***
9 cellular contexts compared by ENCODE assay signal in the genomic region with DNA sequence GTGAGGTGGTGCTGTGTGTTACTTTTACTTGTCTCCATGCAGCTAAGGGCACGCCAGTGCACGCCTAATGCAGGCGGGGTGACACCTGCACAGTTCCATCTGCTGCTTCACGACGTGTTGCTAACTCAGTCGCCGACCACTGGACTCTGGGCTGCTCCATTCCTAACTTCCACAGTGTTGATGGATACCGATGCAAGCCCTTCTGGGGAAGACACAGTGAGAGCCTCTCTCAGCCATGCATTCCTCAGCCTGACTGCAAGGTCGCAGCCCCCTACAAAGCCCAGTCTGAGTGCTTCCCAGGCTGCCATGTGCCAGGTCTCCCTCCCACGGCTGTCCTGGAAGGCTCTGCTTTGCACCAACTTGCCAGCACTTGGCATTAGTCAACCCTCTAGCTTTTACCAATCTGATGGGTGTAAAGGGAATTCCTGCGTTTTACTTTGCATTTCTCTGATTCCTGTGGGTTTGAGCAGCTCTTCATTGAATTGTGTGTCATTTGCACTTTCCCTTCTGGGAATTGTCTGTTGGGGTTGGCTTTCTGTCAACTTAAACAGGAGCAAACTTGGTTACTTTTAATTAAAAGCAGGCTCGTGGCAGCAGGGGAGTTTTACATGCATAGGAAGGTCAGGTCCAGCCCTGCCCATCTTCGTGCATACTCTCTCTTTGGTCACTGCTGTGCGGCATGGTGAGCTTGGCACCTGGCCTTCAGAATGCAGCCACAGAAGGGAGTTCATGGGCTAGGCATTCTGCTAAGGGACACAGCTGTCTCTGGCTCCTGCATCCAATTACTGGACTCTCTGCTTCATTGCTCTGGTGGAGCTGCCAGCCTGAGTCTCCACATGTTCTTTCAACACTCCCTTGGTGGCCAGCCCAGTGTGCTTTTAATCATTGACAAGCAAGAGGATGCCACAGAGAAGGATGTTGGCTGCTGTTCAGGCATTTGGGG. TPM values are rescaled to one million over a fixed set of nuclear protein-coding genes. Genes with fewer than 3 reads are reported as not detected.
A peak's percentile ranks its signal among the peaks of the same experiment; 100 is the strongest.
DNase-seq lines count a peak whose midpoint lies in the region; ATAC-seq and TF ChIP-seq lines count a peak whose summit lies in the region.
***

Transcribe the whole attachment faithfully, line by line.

9 cellular contexts compared by ENCODE assay signal in the genomic region with DNA sequence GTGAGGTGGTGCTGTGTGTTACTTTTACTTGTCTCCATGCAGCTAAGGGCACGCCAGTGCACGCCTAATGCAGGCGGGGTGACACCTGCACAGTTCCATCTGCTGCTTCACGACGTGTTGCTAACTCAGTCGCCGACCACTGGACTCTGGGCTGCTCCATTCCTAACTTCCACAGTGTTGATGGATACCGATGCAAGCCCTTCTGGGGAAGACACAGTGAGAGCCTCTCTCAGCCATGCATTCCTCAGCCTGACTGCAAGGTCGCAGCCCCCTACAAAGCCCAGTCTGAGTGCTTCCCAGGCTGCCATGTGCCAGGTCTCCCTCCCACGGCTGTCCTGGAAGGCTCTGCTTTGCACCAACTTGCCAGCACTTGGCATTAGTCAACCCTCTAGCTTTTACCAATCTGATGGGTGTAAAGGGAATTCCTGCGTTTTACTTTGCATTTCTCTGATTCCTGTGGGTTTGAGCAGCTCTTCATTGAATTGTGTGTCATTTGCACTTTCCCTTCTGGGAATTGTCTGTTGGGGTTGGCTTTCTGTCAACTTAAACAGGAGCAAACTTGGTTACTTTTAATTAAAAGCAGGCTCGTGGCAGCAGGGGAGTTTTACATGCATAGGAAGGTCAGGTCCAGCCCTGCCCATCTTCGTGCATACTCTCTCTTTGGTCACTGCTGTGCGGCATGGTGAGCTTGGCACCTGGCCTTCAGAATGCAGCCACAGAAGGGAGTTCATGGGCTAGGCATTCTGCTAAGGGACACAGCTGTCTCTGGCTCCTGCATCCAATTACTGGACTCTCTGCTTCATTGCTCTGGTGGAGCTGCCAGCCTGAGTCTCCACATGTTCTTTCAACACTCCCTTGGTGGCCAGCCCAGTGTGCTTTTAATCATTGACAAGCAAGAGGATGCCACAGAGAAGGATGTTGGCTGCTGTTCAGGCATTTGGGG. TPM values are rescaled to one million over a fixed set of nuclear protein-coding genes. Genes with fewer than 3 reads are reported as not detected.
A peak's percentile ranks its signal among the peaks of the same experiment; 100 is the strongest.
DNase-seq lines count a peak whose midpoint lies in the region; ATAC-seq and TF ChIP-seq lines count a peak whose summit lies in the region.